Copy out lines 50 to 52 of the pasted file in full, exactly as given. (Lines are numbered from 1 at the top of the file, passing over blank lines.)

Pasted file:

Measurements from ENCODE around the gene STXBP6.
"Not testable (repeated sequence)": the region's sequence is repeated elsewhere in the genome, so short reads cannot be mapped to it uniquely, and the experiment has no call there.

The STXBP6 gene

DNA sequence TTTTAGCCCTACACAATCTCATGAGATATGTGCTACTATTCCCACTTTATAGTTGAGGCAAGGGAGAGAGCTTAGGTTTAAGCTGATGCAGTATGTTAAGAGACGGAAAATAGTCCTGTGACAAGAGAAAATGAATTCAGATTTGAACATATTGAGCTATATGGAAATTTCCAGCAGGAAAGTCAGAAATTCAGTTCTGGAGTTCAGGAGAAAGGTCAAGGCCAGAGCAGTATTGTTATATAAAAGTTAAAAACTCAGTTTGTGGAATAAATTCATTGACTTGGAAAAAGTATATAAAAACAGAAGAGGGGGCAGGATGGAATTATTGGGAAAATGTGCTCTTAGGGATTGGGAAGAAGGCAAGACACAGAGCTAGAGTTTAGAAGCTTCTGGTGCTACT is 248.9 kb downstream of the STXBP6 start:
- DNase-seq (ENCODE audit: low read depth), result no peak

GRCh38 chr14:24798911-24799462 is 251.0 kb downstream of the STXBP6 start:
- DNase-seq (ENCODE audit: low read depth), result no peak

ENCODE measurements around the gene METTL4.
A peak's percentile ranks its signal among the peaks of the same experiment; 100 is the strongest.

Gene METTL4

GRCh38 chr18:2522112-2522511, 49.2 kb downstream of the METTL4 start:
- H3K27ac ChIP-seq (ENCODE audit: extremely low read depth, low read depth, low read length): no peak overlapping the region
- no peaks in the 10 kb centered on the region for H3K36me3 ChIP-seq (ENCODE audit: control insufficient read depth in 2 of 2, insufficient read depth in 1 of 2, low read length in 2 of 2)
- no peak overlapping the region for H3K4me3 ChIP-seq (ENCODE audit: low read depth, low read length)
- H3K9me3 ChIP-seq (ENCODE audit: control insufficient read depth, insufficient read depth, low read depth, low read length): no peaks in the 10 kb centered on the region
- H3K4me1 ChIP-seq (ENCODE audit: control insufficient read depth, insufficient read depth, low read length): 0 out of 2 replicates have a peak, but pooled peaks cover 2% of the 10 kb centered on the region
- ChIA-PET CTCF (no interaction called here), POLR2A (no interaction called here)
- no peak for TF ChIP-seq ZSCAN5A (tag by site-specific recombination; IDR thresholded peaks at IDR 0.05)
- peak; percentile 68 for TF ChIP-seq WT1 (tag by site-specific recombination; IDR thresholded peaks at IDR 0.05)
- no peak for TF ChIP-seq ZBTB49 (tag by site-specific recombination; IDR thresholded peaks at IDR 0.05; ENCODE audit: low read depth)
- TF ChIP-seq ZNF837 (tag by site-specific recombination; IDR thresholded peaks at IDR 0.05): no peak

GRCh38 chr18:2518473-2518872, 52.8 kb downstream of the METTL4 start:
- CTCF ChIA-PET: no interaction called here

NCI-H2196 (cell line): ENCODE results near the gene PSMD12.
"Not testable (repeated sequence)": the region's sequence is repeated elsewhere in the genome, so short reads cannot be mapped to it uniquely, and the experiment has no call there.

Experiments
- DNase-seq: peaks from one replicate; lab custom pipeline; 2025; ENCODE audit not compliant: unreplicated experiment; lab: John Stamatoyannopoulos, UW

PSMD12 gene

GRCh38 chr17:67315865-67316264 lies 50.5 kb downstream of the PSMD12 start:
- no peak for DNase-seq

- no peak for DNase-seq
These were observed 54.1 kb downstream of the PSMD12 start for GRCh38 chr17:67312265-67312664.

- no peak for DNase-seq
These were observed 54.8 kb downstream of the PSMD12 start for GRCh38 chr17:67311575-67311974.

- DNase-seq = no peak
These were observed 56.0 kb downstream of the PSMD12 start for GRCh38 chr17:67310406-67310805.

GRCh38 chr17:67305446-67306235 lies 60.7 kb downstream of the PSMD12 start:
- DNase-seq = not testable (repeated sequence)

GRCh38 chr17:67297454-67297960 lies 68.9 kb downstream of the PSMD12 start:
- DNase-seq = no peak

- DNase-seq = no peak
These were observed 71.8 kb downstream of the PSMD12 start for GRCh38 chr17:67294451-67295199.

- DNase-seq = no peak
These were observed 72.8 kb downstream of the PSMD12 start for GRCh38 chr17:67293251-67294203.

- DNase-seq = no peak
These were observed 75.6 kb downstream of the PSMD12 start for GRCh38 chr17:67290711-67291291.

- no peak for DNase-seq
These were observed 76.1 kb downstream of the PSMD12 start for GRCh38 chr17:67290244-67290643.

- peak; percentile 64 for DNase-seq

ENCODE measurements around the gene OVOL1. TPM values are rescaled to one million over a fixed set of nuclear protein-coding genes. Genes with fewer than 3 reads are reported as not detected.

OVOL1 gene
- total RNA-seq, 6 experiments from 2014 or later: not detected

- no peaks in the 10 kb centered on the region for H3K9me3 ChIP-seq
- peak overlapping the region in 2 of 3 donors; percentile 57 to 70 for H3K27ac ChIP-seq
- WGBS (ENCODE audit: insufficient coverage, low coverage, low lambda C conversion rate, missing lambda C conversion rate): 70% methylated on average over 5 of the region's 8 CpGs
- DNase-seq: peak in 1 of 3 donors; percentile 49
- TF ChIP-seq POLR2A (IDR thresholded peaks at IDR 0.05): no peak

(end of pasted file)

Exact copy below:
ENCODE measurements around the gene OVOL1. TPM values are rescaled to one million over a fixed set of nuclear protein-coding genes. Genes with fewer than 3 reads are reported as not detected.

OVOL1 gene
- total RNA-seq, 6 experiments from 2014 or later: not detected